As House of Commons Convenes, Boris Johnson Seems Out of Options
The House of Commons reconvened on September 25 after the country’s supreme court ruled that the government’s move to suspend parliament for five weeks was unlawful. In a unanimous judgement by a bench of 11 judges, the court decided that the proroguing of parliament was null and void, effectively meaning that the parliament was never suspended to begin with.
The judgement has far-reaching implications for the Johnson government that no longer enjoys a majority in the parliament, and has only 37 days left to figure out a strategy for Brexit.
The government had suspended the parliament for five weeks until October 14, claiming that it required more time to draft the Queen’s speech, which is customary at the beginning of every new session. The suspension would have caused the loss of 20 crucial sitting days in the parliament’s calendar, in the run up to the Brexit deadline of October 31.
The government’s move was viewed as a “coup”, meant to push for a no-deal Brexit, with Johnson avoiding any parliamentary scrutiny. However, 21 Tory MPs rebelled immediately and went against the party whip to vote for the opposition’s legislation that prevented the government from implementing a no-deal Brexit. Since then, several resignations have taken place within the party, including that of two ministers, one of whom is the prime minister’s own brother.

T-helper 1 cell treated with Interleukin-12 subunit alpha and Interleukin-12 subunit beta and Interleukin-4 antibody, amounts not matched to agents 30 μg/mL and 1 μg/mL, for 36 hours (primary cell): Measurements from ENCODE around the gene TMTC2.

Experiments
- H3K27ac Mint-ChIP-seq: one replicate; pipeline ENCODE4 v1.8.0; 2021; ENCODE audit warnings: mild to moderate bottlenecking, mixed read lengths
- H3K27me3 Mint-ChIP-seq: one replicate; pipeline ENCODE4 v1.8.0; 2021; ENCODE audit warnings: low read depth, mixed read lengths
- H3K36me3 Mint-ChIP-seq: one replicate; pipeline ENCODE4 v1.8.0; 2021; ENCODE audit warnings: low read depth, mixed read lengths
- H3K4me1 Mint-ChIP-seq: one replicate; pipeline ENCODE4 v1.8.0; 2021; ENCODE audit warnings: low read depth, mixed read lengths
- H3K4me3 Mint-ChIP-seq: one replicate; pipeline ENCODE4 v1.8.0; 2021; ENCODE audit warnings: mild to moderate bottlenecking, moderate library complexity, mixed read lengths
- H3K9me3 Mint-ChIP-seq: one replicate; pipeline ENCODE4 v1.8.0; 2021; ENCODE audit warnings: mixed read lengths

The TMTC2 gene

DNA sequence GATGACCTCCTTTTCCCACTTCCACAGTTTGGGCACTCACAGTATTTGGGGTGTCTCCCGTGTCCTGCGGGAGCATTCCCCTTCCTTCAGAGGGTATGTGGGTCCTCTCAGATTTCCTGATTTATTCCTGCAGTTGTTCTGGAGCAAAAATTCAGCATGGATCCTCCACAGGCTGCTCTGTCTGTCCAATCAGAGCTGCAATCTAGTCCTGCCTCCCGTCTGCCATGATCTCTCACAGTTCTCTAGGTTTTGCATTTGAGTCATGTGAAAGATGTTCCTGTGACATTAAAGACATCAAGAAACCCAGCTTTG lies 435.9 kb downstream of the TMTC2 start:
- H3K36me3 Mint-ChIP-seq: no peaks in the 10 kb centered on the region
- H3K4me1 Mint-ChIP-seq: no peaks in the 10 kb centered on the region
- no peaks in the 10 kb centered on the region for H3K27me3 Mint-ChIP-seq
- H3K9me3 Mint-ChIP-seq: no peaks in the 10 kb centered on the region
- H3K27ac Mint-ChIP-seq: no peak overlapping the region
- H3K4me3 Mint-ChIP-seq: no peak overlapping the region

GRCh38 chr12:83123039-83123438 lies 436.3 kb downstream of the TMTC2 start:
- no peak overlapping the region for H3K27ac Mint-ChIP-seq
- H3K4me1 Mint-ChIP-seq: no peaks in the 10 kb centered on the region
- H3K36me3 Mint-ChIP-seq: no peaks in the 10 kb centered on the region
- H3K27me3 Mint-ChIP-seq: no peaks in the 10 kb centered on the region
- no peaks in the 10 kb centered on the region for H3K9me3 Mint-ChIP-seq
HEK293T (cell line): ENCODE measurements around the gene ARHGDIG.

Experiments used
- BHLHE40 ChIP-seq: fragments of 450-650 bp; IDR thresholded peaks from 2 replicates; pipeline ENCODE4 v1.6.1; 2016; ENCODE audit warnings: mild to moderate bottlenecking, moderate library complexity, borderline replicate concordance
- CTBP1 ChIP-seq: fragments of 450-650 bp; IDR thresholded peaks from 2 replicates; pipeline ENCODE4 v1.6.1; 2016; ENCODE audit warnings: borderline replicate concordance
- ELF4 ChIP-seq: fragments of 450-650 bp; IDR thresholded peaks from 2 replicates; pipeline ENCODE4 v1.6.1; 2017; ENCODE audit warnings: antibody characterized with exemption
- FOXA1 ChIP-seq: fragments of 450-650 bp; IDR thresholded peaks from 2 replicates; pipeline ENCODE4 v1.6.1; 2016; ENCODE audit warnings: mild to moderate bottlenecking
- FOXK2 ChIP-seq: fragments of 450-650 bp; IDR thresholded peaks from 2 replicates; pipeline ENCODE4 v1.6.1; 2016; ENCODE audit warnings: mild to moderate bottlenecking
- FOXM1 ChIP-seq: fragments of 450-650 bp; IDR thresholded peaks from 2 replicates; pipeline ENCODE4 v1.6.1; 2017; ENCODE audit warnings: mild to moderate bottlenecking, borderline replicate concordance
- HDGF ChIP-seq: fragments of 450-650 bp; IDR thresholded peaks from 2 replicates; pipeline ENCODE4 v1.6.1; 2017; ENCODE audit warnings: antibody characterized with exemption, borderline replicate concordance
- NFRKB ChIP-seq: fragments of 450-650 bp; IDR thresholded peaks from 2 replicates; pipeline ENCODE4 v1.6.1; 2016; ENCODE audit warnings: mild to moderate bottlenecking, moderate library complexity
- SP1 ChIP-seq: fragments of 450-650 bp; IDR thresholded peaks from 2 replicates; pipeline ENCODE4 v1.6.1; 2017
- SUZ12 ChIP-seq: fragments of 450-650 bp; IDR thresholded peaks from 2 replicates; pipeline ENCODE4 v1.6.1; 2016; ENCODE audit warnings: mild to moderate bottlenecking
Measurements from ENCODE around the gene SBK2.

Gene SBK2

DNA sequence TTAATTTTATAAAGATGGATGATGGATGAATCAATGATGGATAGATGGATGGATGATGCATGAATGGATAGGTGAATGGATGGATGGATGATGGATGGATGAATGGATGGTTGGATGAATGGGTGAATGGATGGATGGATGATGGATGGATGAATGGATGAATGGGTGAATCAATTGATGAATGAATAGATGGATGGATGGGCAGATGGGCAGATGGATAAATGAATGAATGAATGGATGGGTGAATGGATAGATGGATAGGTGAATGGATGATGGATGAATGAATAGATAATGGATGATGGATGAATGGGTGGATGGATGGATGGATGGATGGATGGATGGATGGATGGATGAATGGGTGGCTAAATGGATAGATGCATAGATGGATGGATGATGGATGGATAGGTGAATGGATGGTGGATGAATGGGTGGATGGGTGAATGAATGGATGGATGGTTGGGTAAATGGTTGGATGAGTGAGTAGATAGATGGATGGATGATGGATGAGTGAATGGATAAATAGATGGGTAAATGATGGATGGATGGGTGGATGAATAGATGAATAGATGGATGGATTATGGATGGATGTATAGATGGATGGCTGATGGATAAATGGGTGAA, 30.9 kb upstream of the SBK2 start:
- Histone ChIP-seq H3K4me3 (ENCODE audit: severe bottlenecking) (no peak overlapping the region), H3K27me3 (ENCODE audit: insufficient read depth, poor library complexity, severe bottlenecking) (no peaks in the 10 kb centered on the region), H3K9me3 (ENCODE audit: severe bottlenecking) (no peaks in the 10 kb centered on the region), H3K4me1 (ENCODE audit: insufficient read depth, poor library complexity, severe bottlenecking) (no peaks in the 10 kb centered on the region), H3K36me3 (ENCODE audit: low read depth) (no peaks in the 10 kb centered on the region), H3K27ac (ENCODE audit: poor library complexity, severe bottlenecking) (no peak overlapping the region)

Johnson has thrice sough fresh elections but has failed to secure enough votes in the House of Commons. Shortly after the judgement, the speaker of the House of Commons, John Bercow, called for the parliament to be reconvened without any delay. Even though the government had earlier hinted at a second suspension, the prime minister ruled out that possibility after the judgement came in.
A reconvened parliament is expected to take greater control of the Brexit process, the deadline for which is barely a month away. It is also speculated that the opposition’s demand for the resignation of the prime minister, who no longer enjoys a parliamentary majority, will also be taken up for discussion.
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